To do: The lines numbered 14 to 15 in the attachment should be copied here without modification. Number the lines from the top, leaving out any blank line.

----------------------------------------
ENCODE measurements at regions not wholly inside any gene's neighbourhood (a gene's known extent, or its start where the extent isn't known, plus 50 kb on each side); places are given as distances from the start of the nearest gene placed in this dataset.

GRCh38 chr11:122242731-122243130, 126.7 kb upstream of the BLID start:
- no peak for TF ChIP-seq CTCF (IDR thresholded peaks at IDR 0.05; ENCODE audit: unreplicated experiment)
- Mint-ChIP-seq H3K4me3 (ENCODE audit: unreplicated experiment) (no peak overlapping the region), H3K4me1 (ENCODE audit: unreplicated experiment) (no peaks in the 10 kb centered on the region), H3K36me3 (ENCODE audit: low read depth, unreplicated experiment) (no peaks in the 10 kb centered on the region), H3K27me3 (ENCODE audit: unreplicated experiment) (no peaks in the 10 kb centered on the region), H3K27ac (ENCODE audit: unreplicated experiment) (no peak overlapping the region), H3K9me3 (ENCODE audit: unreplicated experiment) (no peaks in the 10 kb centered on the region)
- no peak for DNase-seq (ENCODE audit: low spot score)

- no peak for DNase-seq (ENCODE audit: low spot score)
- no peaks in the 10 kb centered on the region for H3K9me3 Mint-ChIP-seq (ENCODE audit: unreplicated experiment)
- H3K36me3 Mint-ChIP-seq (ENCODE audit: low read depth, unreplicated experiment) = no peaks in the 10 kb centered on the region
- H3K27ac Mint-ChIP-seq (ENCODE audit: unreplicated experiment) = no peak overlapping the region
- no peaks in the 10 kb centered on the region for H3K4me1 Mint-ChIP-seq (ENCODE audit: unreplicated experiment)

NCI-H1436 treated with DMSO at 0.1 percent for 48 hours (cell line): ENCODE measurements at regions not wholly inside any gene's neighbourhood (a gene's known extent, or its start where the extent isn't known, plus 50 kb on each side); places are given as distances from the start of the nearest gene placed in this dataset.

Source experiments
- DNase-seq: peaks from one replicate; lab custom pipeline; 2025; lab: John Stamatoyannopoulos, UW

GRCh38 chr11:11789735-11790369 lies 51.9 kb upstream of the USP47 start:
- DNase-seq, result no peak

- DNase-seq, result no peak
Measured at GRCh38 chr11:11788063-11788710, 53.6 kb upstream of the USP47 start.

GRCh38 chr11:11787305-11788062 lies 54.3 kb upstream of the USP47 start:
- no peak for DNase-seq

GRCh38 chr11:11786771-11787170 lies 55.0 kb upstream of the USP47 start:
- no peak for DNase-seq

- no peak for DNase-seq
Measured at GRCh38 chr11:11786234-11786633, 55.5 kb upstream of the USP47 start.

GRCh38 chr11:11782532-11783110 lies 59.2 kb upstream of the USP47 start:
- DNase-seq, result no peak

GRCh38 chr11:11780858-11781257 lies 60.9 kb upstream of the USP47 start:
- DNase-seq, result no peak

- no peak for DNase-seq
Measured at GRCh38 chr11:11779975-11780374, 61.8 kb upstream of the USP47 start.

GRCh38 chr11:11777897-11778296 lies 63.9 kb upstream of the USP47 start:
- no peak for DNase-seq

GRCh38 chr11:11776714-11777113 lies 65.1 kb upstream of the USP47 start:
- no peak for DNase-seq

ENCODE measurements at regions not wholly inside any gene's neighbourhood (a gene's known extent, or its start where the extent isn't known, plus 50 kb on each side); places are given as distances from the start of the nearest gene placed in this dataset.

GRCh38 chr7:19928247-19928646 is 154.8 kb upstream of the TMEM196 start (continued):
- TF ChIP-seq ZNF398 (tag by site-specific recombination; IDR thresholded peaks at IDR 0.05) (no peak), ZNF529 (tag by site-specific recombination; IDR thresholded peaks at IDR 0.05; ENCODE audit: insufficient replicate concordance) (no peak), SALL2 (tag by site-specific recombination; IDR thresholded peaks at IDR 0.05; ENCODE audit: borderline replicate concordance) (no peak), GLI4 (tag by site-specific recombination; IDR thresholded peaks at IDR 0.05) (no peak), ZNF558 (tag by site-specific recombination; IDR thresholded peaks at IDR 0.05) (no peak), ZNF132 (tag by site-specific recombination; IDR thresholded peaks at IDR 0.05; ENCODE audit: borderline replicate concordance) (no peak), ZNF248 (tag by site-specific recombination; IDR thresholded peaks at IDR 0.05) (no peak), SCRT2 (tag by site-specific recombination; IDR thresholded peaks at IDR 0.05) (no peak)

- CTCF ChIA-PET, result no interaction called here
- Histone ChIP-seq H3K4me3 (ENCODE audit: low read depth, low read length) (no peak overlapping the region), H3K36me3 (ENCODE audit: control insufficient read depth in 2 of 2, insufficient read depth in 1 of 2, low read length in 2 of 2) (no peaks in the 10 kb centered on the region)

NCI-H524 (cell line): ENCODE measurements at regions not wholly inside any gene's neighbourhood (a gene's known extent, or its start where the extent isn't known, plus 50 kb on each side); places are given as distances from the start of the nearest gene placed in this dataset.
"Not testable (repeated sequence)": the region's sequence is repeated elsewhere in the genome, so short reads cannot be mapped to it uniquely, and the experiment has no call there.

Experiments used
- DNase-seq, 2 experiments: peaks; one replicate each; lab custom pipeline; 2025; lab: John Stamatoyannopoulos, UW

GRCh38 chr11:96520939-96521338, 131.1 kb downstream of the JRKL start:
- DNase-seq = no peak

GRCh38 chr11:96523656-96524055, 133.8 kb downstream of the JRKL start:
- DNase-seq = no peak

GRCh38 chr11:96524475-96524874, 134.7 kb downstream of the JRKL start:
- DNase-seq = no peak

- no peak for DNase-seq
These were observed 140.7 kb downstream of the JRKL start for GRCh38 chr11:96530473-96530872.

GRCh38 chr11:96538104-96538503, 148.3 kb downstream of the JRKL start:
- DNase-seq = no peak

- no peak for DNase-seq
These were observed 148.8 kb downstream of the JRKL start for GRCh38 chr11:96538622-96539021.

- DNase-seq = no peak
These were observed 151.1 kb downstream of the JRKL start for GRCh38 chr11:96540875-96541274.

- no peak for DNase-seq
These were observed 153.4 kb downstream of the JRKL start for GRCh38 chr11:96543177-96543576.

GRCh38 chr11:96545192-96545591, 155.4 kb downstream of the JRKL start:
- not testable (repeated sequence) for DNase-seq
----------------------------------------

GRCh38 chr11:11789735-11790369 lies 51.9 kb upstream of the USP47 start:
- DNase-seq, result no peak